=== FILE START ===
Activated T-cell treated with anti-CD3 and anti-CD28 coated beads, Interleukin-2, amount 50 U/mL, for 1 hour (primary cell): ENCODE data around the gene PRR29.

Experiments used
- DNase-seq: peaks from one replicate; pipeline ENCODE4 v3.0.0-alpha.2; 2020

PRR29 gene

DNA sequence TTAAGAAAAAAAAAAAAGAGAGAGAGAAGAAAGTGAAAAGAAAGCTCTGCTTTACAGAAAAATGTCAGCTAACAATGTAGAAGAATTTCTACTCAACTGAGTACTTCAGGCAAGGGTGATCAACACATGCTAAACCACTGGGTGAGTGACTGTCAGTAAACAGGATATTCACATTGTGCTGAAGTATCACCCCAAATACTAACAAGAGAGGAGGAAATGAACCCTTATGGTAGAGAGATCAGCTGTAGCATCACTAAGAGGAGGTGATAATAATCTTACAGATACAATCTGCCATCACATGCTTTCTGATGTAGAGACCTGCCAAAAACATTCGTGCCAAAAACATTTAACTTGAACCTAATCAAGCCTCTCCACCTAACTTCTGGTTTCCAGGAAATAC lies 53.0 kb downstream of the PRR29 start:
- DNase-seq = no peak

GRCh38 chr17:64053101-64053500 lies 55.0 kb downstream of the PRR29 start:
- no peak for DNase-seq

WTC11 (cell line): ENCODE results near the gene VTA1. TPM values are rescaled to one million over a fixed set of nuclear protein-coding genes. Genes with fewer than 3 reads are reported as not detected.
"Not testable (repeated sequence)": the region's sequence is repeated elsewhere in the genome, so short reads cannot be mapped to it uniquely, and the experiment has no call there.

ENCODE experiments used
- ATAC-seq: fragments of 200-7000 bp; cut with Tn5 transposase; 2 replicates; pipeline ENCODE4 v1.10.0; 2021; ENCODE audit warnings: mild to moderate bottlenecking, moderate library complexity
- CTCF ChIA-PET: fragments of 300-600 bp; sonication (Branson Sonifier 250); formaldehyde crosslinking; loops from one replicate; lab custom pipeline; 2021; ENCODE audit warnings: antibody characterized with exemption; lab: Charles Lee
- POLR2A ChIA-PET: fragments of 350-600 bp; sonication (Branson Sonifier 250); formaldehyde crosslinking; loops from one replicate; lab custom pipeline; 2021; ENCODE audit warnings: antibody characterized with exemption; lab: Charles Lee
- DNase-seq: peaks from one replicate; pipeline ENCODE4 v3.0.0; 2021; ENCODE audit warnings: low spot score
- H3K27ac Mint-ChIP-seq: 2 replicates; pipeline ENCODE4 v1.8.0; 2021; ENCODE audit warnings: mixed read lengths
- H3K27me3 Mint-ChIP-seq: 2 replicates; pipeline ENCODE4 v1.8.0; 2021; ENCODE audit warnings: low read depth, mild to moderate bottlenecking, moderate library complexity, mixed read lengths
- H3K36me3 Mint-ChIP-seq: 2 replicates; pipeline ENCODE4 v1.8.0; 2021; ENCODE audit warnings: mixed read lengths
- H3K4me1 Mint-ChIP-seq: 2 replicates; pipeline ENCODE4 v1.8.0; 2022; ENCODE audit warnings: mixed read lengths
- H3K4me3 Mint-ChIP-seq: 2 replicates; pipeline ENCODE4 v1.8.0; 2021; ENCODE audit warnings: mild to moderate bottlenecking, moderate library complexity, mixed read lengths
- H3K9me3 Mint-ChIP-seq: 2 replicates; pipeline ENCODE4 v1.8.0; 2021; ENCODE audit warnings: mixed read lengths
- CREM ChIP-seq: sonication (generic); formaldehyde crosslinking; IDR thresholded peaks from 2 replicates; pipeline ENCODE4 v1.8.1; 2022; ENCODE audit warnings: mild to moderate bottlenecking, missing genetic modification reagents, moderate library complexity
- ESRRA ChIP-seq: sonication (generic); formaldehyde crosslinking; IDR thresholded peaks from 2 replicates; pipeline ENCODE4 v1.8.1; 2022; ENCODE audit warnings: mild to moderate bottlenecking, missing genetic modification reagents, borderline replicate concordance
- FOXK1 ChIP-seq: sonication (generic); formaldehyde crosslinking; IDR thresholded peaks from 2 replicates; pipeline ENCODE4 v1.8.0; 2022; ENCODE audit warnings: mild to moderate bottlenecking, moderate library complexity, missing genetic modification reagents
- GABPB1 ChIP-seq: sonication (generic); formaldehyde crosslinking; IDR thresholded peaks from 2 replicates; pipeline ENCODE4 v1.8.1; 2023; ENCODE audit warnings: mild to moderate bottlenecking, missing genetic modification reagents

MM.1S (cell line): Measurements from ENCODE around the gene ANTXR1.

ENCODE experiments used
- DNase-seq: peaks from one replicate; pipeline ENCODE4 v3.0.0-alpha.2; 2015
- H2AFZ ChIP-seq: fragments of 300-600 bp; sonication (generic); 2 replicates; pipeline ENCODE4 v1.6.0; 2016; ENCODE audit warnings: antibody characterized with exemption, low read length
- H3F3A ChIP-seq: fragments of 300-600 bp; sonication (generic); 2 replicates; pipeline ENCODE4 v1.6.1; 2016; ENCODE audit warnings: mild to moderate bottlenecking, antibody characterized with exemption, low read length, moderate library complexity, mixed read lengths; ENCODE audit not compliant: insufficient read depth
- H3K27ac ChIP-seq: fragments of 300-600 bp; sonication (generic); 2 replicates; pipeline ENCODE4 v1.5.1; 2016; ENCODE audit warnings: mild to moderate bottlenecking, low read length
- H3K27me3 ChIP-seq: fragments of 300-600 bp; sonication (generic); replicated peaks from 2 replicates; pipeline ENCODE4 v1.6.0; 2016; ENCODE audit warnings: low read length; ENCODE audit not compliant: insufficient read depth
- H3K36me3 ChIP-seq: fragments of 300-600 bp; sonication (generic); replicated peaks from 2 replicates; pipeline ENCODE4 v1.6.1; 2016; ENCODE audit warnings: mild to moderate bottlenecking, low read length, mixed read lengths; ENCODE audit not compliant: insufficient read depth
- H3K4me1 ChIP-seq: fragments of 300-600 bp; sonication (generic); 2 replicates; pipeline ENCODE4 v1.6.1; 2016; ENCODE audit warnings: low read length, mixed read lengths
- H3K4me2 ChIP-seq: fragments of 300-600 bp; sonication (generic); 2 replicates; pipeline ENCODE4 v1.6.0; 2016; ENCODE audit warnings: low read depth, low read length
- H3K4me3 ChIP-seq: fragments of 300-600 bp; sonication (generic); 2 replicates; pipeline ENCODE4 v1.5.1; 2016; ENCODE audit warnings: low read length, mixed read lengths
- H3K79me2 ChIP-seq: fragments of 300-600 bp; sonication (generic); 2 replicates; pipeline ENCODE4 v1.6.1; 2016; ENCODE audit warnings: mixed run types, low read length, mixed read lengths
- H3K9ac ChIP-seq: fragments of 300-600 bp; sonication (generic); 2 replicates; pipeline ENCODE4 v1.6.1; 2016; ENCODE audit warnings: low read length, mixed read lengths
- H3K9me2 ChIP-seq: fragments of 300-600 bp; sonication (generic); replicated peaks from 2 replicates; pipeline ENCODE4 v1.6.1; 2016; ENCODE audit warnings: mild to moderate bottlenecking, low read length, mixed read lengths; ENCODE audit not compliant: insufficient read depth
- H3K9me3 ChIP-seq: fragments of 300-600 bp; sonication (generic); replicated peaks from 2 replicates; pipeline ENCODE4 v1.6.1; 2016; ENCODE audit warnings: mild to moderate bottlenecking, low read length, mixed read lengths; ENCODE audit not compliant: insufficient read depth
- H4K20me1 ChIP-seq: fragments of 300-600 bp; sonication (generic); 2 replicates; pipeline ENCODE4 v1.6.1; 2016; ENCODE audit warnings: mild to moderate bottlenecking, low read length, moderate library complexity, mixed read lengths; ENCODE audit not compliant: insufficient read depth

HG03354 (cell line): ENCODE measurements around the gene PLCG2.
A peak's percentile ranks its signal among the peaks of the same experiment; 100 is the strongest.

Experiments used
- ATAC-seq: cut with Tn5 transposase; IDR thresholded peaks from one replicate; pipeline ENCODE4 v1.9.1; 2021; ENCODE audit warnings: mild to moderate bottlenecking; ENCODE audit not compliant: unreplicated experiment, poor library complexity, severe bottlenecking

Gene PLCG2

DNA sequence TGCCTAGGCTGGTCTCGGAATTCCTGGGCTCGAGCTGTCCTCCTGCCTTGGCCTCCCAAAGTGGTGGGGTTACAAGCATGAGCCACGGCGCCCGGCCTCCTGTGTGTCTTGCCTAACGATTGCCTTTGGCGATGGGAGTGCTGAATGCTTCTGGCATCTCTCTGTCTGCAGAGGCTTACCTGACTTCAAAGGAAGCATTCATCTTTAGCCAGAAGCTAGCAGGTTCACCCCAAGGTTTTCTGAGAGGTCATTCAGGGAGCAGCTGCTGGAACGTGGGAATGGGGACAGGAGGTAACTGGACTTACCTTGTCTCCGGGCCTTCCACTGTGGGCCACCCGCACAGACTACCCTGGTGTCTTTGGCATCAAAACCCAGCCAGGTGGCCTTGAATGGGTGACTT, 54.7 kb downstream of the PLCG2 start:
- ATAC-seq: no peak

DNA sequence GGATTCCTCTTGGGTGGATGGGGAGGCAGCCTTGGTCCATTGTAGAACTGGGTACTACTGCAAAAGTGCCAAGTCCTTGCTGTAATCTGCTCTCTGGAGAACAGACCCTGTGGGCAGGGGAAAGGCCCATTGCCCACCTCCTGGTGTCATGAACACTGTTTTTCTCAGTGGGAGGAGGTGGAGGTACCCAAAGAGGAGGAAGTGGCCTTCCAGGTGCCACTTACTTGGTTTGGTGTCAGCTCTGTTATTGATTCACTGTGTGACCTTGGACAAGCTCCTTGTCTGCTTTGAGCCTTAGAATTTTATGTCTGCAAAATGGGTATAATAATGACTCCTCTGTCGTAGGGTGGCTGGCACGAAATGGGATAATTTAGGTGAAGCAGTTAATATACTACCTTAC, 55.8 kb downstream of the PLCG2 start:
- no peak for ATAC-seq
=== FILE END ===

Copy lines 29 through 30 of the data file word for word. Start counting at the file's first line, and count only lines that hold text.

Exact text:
- H2AFZ ChIP-seq: fragments of 300-600 bp; sonication (generic); 2 replicates; pipeline ENCODE4 v1.6.0; 2016; ENCODE audit warnings: antibody characterized with exemption, low read length
- H3F3A ChIP-seq: fragments of 300-600 bp; sonication (generic); 2 replicates; pipeline ENCODE4 v1.6.1; 2016; ENCODE audit warnings: mild to moderate bottlenecking, antibody characterized with exemption, low read length, moderate library complexity, mixed read lengths; ENCODE audit not compliant: insufficient read depth